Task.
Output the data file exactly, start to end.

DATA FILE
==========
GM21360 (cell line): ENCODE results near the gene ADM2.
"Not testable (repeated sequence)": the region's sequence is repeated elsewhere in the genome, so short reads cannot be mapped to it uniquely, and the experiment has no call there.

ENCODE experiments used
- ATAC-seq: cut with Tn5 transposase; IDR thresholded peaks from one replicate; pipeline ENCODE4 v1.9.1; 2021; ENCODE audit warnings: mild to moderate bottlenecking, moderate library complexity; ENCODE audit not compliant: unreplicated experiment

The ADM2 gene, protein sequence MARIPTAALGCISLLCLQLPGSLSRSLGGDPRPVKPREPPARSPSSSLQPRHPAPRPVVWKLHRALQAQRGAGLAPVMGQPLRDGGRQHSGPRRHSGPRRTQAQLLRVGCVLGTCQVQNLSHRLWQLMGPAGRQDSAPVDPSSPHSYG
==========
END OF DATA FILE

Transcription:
GM21360 (cell line): ENCODE results near the gene ADM2.
"Not testable (repeated sequence)": the region's sequence is repeated elsewhere in the genome, so short reads cannot be mapped to it uniquely, and the experiment has no call there.

ENCODE experiments used
- ATAC-seq: cut with Tn5 transposase; IDR thresholded peaks from one replicate; pipeline ENCODE4 v1.9.1; 2021; ENCODE audit warnings: mild to moderate bottlenecking, moderate library complexity; ENCODE audit not compliant: unreplicated experiment

The ADM2 gene, protein sequence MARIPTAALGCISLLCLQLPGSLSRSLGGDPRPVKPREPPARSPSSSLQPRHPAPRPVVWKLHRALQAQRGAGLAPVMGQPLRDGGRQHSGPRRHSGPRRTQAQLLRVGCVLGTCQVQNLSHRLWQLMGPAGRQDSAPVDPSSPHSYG